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Tuesday, August 16, 2022

World Mosquito Day

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NEWS COMMENTARY ON WORLD MOSQUITO DAY

Tuesday, 20th August 2019 should resonate in the minds of all though it has been remembered or celebrated on a very low key despite the huge knowledge it brought to bear on a very tiny insect called mosquito which has been a thorn in the flesh of humans. World Mosquito Day was instituted by the London School of Hygiene and Tropical Diseases when the link between mosquito and malaria transmission was discovered by a British doctor, Sir Ronald Ross in 1897.

The day is celebrated to raise awareness on the causes of Malaria and how they can be prevented as well as raise funds for research into the cure of the disease. Again, the day offers the opportunity to celebrate the achievement of scientists and researchers globally in their bid at controlling the disease. It might interest you to know that there are more than 3,500 species of mosquitoes, with some of the dangerous mosquito borne diseases being Yellow fever, Dengue fever, Zika infection malaria. Malaria is an infectious disease caused by the female anopheles mosquito. However, studies have also shown that this same female anopheles mosquito causes lymphatic filariasis also known as elephantiasis – a disease that affects the lymphatic system causing swelling of the limbs, breast and external genitals. Perhaps this specie of mosquito is now a common enemy which the National Malaria Control Program, NMCP and the Neglected Tropical Diseases Unit of the Ghana Health Service should collaborate and fight.

It is always good if you know your enemy to be able to deal with it. The NMCP has rolled out a number of interventions including the distribution of Long-Lasting Insecticide Nets, Indoor Residual Spraying, Intermittent Preventive Treatment for pregnant women, Seasonal Malaria Chemoprevention, Care Management and Treatment and lately the Malaria Vaccine. The parasite seems to be very elusive. As such it behoves each individual to be concerned about their own health and that of their families especially children and take the necessary measures to prevent mosquito bites. Indeed, the theme for this year’s World Malaria Day is very significant, “Zero Malaria starts with Me”.

This involves social behavioral change, change of attitude towards everything which gives rise to contracting the disease as Ghana is known to be in the endemic zone. Malaria is no respecter of persons and when it strikes productivity suffers. It is important to get tested for malaria before treatment that is why the Rapid Diagnostic Test comes in handy for the right diagnosis to be affected, treated and adhered to for greater impact. Drug resistance is a major factor hindering malaria treatment as people or patients do not complete the full course of prescriptions. Again, poor or substandard antimalaria on the market and inadequate or lack of monitoring are also factors to be watched.

According to the NMCP, although malaria remains a major health problem, progress has been made to reduce the disease and deaths due to malaria especially in children under five years and pregnant woman. In 2018, the country recorded approximately 11 million suspected malaria cases which represented about 34.5 per cent of Out Patient Department, OPD cases. A total of 428 deaths attributable to malaria were recorded. In 2005 Ghana changed its anti-malaria drug policy from chloroquine to artemisinin-based combination therapies, ACTs as the first line drug for the management of uncomplicated malaria.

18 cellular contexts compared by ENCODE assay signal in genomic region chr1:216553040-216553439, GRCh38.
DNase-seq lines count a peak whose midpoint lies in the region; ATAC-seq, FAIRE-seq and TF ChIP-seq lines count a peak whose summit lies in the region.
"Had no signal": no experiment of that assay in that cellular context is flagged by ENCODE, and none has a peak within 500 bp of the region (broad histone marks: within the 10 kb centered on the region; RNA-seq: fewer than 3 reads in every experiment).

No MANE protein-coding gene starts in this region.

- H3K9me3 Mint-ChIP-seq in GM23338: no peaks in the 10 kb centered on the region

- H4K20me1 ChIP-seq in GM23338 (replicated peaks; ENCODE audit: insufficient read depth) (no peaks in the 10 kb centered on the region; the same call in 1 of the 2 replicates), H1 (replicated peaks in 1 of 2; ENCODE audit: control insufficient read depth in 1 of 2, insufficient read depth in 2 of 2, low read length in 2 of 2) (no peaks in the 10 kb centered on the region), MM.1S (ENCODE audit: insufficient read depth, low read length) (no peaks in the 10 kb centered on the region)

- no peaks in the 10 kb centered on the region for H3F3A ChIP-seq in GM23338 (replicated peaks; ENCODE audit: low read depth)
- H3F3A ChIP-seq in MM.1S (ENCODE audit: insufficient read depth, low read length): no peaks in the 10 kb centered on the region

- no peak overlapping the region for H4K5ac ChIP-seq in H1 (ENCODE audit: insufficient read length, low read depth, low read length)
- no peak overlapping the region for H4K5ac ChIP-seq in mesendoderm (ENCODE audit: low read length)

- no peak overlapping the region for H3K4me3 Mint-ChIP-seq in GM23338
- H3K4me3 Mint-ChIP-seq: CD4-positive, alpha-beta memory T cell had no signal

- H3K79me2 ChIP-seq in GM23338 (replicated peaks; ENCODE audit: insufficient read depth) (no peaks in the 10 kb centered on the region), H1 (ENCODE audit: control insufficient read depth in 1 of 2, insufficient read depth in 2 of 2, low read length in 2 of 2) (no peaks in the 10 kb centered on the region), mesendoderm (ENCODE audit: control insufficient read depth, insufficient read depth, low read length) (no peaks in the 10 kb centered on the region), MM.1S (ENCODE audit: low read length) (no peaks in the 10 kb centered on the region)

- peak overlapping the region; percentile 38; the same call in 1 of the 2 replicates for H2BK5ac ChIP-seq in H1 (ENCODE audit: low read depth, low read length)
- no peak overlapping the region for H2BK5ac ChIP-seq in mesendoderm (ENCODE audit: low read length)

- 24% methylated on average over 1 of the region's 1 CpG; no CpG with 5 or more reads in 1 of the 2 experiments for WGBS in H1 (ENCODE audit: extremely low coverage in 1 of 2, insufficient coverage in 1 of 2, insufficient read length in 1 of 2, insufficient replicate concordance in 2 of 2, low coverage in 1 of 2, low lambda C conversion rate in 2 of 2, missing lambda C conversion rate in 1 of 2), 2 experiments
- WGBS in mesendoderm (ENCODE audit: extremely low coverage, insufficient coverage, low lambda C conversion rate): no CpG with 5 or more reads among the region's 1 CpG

As government encourages Private sector involvement, it is good news that some private sector moves are being made with the sale of bed nets of varied shapes, colours and sizes of people’s choice. One project which needs mentioning in the efforts to control malaria is the Vector Works project, a five-year global malaria prevention project funded by the US President’s Malaria Initiative. Though the five-year mandate has ended, the project has left a lot of indelible marks as it worked to really complement existing malaria interventions especially increase in ITN distribution and usage. Private sector participation in nets usage though commercial seems to be thriving as people have bought into the idea and are patronizing it.

Institutions have also been encouraged to purchase nets for their workers and some are even purchasing nets and supplying free of charge to schools in their operational areas. As the world celebrates Sir Ronald Ross, who achieved this great scientific feat, one other renowned Scientist and Researcher in Ghana, Prof Fred Binka whose effort and that of the Research Centre he directed, the Navrongo Health Research Centre led to the use of Insecticide Treated Nets in this country need to be commended.

We say ayekoo to the Scientific and Research Community in Ghana for the tremendous achievements not forgetting the Malaria Vaccine trial which Ghana participated and has been rolled in three African countries including Ghana. May the celebration of the day encourage us all to play our part in the eradication of malaria caused by Mosquitoes.

BY THERESA OWUSU AKO, A JOURNALIST.

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